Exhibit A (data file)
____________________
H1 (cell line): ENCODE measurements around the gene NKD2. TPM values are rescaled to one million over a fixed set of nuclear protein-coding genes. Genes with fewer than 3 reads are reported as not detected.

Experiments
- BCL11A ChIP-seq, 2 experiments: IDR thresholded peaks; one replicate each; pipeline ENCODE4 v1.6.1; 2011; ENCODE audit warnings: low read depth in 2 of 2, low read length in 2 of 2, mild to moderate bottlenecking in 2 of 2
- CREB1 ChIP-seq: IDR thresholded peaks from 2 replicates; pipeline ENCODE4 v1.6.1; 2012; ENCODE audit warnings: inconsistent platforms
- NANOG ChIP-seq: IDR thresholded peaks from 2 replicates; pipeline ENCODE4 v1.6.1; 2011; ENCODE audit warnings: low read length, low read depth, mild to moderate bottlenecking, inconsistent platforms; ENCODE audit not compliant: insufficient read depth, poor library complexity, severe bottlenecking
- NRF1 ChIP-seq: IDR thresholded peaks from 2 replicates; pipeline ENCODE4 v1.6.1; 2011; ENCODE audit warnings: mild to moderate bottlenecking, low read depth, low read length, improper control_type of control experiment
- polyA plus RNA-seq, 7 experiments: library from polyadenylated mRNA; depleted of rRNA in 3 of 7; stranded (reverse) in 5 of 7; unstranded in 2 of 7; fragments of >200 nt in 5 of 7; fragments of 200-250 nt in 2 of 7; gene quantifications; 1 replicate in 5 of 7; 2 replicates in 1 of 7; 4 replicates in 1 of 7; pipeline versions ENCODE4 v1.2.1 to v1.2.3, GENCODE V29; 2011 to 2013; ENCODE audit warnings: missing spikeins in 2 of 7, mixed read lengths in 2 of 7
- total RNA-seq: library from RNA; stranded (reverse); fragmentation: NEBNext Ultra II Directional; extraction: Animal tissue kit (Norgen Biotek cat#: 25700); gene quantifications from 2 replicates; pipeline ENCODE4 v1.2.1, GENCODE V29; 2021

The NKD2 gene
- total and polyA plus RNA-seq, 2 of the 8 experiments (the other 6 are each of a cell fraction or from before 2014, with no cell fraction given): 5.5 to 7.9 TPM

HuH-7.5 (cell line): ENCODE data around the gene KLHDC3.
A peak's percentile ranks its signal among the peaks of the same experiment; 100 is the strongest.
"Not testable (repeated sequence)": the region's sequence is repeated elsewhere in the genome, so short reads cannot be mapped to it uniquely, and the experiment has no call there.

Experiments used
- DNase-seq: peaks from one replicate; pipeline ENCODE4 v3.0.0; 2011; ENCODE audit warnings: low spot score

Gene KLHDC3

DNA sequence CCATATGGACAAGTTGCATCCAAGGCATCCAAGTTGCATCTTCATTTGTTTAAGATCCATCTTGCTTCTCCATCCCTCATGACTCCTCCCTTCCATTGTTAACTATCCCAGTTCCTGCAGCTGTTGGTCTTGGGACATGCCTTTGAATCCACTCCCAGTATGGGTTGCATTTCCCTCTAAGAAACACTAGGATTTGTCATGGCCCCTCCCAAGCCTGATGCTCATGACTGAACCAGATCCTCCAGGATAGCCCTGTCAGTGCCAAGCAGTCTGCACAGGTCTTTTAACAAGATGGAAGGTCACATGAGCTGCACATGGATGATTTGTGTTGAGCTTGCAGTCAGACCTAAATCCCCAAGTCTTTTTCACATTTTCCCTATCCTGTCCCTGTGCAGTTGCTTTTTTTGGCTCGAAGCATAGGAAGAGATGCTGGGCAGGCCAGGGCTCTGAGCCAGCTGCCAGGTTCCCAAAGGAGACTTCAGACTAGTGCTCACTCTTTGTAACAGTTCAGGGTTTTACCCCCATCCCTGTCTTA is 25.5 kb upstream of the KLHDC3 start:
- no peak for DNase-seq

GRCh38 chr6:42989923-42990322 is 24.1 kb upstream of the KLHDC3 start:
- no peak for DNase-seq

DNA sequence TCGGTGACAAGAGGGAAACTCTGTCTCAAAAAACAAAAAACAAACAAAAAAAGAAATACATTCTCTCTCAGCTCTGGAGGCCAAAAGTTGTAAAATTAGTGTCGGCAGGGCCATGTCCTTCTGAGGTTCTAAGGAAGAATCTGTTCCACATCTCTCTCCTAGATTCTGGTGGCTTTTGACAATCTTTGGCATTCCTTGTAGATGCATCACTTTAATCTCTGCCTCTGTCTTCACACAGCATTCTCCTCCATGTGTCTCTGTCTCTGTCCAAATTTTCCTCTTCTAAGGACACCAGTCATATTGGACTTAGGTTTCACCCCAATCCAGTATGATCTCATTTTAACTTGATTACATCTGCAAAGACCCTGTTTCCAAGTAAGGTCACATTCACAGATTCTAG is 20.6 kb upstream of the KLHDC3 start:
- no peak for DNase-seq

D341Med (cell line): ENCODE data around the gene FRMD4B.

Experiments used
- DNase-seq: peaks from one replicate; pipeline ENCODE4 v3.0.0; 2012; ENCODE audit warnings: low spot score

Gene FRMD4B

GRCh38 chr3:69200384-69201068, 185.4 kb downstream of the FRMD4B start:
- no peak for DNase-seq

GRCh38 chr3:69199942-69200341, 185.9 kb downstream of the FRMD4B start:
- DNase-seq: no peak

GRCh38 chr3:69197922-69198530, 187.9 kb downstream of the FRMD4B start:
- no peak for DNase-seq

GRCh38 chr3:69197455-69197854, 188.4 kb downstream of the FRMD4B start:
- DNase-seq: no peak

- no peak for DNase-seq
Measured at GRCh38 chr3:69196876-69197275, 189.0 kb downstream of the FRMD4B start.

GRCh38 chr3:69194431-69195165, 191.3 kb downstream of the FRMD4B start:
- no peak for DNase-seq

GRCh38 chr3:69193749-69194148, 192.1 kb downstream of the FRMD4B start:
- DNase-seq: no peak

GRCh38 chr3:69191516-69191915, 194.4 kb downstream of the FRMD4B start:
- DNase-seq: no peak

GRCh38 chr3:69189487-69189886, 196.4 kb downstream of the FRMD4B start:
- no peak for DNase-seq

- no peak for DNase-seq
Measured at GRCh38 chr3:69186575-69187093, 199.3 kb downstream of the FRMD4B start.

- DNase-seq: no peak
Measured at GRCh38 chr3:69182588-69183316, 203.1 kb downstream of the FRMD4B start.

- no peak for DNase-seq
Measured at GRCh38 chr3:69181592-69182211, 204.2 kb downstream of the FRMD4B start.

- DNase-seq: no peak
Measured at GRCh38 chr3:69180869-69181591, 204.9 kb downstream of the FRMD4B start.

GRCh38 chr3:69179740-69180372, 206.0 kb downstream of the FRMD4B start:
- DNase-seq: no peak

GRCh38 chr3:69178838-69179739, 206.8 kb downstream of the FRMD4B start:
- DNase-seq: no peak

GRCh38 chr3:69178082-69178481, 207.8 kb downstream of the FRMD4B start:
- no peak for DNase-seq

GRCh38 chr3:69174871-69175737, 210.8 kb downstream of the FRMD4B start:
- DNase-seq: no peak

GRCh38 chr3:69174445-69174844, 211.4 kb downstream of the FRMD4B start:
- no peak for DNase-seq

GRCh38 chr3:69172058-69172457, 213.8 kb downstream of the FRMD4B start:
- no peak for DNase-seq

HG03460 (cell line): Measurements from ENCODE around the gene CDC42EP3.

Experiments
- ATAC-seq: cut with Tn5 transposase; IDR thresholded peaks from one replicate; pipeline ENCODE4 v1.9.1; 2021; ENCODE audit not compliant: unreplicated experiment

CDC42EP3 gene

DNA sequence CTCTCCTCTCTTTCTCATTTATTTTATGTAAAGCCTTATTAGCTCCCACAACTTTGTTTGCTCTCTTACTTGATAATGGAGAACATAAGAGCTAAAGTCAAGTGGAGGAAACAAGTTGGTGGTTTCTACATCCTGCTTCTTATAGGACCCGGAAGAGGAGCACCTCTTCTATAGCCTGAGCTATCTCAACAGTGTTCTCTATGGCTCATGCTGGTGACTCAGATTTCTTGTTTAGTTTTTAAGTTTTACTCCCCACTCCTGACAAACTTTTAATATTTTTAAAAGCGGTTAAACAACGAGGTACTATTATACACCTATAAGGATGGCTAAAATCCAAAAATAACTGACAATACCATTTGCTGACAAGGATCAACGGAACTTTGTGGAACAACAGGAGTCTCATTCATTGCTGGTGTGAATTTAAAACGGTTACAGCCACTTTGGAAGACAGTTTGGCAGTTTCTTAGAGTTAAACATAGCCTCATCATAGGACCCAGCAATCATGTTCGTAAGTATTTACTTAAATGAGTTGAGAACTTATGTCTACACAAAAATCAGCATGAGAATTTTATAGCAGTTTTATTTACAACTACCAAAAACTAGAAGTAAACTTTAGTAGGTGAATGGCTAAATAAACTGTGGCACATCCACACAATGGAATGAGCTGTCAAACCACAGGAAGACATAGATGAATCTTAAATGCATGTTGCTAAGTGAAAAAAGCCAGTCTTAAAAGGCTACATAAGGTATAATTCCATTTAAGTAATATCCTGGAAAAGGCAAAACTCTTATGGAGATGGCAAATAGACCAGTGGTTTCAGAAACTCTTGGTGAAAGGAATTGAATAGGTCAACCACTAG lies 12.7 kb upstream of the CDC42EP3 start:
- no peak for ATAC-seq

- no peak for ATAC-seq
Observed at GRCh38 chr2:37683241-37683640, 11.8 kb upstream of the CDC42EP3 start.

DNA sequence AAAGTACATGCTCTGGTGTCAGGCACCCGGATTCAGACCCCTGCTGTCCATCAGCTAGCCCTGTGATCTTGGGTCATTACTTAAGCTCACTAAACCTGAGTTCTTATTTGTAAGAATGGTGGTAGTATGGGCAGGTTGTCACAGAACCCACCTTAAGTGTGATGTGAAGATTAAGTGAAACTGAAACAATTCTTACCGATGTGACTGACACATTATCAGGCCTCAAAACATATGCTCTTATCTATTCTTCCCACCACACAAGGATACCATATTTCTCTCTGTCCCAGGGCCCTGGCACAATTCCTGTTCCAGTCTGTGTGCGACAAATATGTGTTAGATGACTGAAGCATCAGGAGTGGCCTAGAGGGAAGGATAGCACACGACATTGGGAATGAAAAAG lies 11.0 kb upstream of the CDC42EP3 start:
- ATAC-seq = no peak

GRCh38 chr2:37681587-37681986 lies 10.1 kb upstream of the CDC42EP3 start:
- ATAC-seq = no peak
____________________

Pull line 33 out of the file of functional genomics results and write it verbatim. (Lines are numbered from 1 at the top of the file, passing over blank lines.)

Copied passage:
GRCh38 chr3:69197455-69197854, 188.4 kb downstream of the FRMD4B start: